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Guantánamo Debate Has Gone Silent on Capitol Hill

Obama’s Pledge Does Little to Sway Lawmakers

Remember the prison at Guantánamo Bay, Cuba?

It was just a year ago that the question of how to close the detention center sparked a furor in Congress, with Democratic leaders demanding direction from President Barack Obama on the placement of the prison’s inhabitants: suspected terrorists awaiting trial.

But these days, the issue has been all but forgotten on Capitol Hill, where leading Democrats say other issues have taken precedence and Republicans accuse the president of dropping the ball. In the meantime, the administration has yet to make a strong enough case to lawmakers about sending the detainees to an Illinois state prison as a means to closing the facility — an Obama campaign pledge.

House Majority Leader Steny Hoyer (D-Md.) acknowledged Tuesday that the urgency of the issue has subsided in the face of other pressing matters, namely the economy and the wars in Iraq and Afghanistan.

Closing Guantánamo has not been a point of “real, current discussion” in Congress, Hoyer said. “That’s not an issue being discussed very broadly. I think that you’re not going to see it discussed very broadly in the near term.”

A House Democrat who previously helped lead the charge for closing the facility had this to say when asked why he is no longer demanding action on the issue: “I forgot.”

The lawmaker said he was surprised by his and other lawmakers’ lack of attention to the issue given how much weight liberals threw behind trying to close the prison facility last year. “We were all worked up and signing letters and all kinds of stuff,” he said.

Obama originally set his sights on closing Guantánamo within his first year in office. But that year came and went and he still faces Congressional resistance on two fronts: where to house detainees awaiting trial and whether to try them in civilian versus military courts. As these questions remain unanswered, lawmakers in both parties continue to block funding for transferring detainees to locations in the United States, which has kept the fate of the prison in limbo.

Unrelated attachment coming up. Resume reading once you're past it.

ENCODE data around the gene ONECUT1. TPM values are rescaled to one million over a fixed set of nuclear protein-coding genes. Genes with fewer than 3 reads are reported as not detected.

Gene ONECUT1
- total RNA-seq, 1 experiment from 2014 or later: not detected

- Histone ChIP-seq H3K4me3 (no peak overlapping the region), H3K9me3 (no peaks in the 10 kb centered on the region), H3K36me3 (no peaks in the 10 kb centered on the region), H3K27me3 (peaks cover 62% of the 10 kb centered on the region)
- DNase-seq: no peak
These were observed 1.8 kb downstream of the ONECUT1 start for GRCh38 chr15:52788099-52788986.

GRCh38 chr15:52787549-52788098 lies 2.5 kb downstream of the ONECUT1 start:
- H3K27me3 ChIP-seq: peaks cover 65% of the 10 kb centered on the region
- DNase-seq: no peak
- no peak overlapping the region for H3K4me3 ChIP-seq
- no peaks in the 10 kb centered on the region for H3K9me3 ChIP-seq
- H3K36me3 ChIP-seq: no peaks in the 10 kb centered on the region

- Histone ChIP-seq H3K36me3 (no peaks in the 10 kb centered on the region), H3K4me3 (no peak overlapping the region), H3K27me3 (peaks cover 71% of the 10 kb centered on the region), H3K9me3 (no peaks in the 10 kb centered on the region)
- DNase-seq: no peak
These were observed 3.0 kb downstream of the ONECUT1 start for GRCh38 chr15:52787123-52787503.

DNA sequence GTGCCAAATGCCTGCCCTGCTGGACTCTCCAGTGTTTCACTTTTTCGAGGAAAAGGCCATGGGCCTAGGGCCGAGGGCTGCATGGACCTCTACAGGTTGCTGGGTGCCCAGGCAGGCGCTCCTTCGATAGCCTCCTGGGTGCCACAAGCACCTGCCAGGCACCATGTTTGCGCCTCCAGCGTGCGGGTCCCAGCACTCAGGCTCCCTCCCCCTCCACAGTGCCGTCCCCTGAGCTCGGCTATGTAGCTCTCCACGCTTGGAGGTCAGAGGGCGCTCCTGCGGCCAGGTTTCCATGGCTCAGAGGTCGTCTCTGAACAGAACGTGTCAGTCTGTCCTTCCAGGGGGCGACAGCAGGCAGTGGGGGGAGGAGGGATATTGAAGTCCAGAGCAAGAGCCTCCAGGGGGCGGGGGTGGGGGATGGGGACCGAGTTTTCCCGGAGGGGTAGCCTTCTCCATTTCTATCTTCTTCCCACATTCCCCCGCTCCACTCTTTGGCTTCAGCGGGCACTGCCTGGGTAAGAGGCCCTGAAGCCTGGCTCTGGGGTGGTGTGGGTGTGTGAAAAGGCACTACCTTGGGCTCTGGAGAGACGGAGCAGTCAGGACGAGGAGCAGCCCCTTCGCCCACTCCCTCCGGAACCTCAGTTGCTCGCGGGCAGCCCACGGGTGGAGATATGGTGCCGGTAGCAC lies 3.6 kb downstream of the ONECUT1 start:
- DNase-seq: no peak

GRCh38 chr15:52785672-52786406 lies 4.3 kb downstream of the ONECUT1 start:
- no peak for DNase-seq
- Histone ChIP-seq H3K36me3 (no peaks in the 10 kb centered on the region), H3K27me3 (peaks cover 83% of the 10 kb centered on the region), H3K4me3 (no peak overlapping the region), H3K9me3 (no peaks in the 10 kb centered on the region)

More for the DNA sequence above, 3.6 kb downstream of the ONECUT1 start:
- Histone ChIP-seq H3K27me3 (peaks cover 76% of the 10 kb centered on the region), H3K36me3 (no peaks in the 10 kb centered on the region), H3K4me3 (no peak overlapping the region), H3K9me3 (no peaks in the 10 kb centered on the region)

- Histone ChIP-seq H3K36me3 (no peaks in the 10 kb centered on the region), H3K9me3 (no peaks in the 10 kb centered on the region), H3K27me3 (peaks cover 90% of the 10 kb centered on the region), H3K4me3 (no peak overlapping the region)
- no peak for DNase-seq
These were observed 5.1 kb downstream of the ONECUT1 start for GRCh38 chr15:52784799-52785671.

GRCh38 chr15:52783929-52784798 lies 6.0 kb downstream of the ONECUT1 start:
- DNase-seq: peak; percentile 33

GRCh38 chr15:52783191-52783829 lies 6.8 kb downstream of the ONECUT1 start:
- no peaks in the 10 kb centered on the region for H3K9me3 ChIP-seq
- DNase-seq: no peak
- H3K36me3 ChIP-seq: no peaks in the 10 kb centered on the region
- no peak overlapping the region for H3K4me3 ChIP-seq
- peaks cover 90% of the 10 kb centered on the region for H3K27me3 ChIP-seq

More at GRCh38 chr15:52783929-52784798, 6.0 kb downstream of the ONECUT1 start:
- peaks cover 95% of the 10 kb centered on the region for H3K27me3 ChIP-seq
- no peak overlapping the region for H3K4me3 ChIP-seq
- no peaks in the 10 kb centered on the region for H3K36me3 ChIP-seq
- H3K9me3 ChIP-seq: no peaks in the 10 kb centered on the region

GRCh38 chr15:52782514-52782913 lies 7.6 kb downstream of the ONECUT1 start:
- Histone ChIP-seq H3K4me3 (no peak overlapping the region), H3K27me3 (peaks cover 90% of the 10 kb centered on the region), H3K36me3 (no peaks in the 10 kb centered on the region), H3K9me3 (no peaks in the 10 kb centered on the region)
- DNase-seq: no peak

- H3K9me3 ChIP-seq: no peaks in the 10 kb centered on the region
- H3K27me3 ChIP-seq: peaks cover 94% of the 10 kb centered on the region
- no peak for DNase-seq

Despite hitting a snag with Congress, a White House official said the president “remains committed” to closing Guantánamo because it has been deemed a national security imperative. The official pointed to a May report provided to Congress by the Guantánamo Review Task Force and said that for the first time, lawmakers have an outline for determining what do with each detainee. Specifically, the report calls for transferring 126 detainees to their home countries or to a third country, prosecuting 36 in federal court or a military commission and holding 48 indefinitely under the laws of war.

“We are also working with Congress to acquire and retrofit a Supermax facility in the U.S. for those detainees who cannot be transferred,” the official said. The Justice Department has been eyeing one facility in particular in Illinois, Thomson state prison.

But a Democrat familiar with negotiations on the matter said all parties recognize “what a nightmare this is: The administration doesn’t have a good plan yet.”

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